Is 2016 the Worst Year in History?Breaking News
tags: terrorism, serial killers, Nice France
David Baker, author of Crash Course Big History, suggested circa 72,000 years ago:
There are plenty of “bad years” in the history of the universe, but the worst year in human history would probably be the year humans came closest to extinction (thus far). One year, around 72,000 B.C., there was a volcanic super-eruption on the island of Sumatra in present-day Indonesia. The explosion was massive. Where there was once a mountain, there is now a lake. It exploded with the force of 1.5 million Hiroshima-size bombs. Rock and magma were hurled continental distances. A layer of volcanic ash approximately 15 centimeters (about six inches) thick settled over Asia with traces as far as our homeland in East Africa. The skies darkened and global temperatures fell.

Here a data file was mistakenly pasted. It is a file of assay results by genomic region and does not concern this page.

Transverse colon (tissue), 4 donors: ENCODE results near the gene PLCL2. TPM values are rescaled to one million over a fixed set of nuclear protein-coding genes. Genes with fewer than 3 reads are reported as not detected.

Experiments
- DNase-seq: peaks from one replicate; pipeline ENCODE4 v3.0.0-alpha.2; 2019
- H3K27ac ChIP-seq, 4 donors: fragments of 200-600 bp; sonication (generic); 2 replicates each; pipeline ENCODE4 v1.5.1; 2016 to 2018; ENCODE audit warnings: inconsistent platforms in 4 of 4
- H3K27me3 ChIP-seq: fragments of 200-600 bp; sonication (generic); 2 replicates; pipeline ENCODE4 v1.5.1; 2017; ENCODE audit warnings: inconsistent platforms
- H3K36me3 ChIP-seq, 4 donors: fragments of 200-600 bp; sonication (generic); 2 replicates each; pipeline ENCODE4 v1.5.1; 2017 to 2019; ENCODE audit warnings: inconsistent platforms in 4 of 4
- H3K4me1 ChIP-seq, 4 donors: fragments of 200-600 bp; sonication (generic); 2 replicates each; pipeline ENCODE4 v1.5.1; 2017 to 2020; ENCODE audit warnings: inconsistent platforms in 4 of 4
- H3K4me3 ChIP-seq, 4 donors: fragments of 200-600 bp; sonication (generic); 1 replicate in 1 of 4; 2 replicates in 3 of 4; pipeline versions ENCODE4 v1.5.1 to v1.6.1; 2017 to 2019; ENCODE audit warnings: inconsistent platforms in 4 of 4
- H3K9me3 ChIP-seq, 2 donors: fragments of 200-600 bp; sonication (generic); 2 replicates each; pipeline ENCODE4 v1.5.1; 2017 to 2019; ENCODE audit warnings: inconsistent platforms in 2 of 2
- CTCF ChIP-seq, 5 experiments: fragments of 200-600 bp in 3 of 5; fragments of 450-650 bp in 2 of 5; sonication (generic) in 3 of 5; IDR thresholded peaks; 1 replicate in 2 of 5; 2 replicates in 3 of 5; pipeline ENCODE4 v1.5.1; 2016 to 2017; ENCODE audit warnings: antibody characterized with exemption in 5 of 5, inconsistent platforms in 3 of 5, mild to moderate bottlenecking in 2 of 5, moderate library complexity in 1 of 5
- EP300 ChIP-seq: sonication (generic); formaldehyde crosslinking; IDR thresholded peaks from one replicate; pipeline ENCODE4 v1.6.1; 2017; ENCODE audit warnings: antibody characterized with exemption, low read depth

The “long night” descended, and something analogous to a nuclear winter began that year and lasted for many years afterward. Food sources died off, and DNA testing indicates that the human population was reduced to between 3,000 and 10,000 people. From this tiny group of survivors, no bigger than a small town, all 7 billion people on Earth today are descended, making us one of the most numerous but genetically close species in nature.
comments powered by Disqus
- Sen. Hawley: Public Schools Must Make Kids Love America and the Founding
- Texas Teachers: Law Will Put Entire Generation in the Dark
- The Hiawatha Asylum: The Threat Behind Indian Boarding Schools
- Iraq Reclaims 17,000 Looted Artifacts, Its Biggest-Ever Repatriation
- How to Make Jim Jordan Talk about January 6? Ask Jefferson Davis
- Are the Democrats About to Repeat Mistakes that Led to Jim Crow?
- The Customer is Always Insufferable? The History of Today's Beleaguered Service Worker
- Historian Rebecca Hall's New Graphic Novel Highlights Women's Role in Slave Revolts
- New Book of Family History Recreates the Anti-Nazi Resistance in Germany
- Gloria Ratti: Historian of the Boston Marathon Who Made History Herself